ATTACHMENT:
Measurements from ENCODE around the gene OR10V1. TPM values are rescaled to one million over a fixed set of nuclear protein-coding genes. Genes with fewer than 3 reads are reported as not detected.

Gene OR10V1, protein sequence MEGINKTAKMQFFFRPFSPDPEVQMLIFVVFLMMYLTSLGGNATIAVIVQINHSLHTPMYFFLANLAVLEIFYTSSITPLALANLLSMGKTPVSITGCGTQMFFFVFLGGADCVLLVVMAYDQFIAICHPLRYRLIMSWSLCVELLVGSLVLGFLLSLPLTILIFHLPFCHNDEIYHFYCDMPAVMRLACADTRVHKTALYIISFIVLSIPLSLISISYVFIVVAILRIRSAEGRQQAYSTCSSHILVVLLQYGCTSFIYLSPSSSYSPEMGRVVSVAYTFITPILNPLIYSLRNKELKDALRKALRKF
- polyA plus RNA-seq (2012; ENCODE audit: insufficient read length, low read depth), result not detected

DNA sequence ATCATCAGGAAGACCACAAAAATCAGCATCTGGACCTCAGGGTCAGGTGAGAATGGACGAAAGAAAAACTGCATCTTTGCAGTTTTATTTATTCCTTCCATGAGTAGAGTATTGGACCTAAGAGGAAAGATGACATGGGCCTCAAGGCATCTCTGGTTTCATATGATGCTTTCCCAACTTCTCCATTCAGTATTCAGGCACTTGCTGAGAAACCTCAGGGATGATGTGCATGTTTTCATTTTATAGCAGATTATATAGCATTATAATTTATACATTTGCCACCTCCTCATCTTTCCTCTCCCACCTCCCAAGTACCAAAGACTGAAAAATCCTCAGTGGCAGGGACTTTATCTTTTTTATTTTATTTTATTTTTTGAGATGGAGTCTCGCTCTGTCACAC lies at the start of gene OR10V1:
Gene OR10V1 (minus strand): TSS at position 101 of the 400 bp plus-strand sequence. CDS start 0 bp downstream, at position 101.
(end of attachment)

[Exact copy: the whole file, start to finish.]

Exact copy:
Measurements from ENCODE around the gene OR10V1. TPM values are rescaled to one million over a fixed set of nuclear protein-coding genes. Genes with fewer than 3 reads are reported as not detected.

Gene OR10V1, protein sequence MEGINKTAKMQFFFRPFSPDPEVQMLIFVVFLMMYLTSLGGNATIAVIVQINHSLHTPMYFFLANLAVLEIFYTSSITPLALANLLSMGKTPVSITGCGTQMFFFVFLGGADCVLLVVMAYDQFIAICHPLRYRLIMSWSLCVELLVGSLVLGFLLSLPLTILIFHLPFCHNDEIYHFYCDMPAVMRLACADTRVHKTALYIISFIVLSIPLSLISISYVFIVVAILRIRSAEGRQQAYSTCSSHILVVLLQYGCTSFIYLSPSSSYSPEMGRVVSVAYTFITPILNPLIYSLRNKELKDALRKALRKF
- polyA plus RNA-seq (2012; ENCODE audit: insufficient read length, low read depth), result not detected

DNA sequence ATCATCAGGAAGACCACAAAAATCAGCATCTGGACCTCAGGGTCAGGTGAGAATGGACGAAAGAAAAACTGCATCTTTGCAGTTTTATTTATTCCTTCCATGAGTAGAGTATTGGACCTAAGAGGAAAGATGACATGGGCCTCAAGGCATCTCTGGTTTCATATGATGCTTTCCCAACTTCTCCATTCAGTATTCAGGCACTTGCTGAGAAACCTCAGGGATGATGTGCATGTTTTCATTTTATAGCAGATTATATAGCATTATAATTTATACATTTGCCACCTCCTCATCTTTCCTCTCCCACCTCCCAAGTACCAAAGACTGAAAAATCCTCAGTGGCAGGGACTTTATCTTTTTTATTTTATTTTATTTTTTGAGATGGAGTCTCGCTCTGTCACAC lies at the start of gene OR10V1:
Gene OR10V1 (minus strand): TSS at position 101 of the 400 bp plus-strand sequence. CDS start 0 bp downstream, at position 101.